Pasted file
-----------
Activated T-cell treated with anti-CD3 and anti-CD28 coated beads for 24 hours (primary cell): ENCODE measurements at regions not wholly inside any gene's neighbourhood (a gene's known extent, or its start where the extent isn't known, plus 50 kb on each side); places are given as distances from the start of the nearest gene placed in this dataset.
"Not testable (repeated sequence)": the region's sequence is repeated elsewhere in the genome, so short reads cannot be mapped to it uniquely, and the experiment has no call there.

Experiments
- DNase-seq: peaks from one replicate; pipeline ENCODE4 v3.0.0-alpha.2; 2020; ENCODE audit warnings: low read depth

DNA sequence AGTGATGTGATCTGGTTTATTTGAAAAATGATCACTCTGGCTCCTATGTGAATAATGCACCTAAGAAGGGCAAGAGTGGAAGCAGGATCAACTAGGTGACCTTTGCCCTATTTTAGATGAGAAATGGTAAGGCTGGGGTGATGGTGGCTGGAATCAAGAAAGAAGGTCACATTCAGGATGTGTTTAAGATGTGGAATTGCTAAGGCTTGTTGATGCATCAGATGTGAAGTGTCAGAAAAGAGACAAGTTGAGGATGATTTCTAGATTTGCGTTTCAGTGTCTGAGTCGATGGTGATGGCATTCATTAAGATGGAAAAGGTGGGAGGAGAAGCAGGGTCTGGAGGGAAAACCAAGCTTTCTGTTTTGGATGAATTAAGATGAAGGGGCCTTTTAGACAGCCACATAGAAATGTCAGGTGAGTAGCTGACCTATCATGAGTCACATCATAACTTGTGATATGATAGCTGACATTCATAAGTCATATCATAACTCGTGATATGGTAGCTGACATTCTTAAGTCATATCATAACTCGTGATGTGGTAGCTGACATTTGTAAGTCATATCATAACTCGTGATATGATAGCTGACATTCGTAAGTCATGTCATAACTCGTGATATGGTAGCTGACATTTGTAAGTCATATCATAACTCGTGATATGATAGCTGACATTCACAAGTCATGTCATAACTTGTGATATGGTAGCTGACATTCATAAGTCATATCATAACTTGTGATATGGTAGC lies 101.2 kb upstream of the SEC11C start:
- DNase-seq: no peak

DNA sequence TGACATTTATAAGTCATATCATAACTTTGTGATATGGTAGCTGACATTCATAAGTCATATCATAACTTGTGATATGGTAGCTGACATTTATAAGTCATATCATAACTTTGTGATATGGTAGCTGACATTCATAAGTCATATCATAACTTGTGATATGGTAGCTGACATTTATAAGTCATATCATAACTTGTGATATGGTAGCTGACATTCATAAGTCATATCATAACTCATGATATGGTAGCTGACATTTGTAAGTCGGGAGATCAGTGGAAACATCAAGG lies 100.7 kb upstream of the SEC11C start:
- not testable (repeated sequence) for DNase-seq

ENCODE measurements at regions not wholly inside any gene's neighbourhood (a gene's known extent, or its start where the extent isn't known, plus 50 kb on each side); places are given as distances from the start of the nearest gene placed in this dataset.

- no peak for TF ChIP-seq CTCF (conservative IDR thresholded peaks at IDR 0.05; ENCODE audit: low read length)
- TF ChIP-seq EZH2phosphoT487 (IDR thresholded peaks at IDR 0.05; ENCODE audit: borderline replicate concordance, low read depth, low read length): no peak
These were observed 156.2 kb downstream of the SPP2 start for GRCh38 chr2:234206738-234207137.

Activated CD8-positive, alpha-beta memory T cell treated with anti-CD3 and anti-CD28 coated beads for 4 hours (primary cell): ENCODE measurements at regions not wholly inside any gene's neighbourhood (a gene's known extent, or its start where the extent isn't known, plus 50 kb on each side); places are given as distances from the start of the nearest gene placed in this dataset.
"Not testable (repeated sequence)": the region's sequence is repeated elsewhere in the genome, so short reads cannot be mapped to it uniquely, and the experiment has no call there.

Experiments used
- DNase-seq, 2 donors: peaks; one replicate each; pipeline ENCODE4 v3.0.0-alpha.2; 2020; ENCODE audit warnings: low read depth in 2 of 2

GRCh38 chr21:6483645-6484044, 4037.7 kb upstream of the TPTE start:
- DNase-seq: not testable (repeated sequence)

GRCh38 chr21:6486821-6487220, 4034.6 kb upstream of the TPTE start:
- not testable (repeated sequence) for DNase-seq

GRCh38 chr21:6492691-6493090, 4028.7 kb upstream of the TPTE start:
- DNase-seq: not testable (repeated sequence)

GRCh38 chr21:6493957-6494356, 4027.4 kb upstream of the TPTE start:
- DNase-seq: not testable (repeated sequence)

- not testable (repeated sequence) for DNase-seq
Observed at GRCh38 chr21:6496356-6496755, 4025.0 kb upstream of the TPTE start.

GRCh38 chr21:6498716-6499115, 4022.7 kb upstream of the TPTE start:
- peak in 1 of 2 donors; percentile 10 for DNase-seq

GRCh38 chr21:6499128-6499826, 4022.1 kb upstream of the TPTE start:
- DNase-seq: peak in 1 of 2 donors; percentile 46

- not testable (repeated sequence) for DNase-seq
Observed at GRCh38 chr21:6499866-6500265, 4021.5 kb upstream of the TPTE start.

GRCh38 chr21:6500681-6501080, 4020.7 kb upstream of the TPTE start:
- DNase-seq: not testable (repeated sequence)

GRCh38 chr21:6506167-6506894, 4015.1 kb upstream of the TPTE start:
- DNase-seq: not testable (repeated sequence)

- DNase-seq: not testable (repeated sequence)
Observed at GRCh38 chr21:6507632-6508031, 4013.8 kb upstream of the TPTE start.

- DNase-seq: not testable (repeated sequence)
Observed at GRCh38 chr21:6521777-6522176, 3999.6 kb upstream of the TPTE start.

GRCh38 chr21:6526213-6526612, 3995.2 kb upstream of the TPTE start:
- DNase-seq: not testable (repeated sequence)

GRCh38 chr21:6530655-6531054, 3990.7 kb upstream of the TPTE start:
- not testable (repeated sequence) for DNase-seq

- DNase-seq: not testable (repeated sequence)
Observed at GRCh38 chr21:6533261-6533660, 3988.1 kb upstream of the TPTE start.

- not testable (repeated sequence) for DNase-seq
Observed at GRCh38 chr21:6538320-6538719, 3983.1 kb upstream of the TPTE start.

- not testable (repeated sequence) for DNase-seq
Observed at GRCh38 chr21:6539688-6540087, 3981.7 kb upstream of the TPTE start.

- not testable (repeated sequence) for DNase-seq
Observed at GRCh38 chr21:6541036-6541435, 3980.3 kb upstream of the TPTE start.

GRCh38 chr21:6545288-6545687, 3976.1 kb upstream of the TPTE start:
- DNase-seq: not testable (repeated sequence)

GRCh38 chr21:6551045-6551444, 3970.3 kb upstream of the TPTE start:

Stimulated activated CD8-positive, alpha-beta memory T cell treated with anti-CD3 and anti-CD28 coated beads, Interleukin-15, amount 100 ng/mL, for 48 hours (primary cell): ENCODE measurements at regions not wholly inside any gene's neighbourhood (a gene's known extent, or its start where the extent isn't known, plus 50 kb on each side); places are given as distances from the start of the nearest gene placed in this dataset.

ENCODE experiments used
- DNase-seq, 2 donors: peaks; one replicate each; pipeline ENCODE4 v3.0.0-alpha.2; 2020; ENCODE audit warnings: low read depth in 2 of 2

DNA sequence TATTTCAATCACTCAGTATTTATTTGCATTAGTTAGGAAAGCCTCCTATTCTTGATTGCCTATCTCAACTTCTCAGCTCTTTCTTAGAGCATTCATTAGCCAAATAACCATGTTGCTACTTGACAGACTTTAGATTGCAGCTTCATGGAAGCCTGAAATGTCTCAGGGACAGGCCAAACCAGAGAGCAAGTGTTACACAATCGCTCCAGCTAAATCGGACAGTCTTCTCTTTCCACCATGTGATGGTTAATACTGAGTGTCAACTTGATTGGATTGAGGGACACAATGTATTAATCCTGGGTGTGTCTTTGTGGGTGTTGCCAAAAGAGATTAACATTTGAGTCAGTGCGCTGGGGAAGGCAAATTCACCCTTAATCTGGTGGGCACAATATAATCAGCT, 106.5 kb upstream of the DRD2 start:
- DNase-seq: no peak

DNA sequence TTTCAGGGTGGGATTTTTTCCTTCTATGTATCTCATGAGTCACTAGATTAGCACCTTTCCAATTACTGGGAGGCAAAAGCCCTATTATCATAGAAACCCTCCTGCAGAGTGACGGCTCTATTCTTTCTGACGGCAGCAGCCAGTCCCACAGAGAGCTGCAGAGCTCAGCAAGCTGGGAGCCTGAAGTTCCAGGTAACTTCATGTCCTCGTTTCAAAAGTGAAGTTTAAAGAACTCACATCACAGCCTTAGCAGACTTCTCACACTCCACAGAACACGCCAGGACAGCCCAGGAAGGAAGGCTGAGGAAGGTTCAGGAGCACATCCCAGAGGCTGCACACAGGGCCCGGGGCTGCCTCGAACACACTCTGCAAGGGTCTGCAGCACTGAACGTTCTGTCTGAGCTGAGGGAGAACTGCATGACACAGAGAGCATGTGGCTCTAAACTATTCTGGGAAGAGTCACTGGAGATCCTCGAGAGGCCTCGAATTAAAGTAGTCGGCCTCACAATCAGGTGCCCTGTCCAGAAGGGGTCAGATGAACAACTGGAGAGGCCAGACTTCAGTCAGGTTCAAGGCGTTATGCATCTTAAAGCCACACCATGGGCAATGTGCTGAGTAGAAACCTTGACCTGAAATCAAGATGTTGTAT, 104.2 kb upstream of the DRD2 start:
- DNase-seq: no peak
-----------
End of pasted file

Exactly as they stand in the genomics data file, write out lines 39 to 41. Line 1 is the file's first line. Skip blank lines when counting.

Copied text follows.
- DNase-seq: not testable (repeated sequence)
Observed at GRCh38 chr21:6521777-6522176, 3999.6 kb upstream of the TPTE start.

GRCh38 chr21:6526213-6526612, 3995.2 kb upstream of the TPTE start: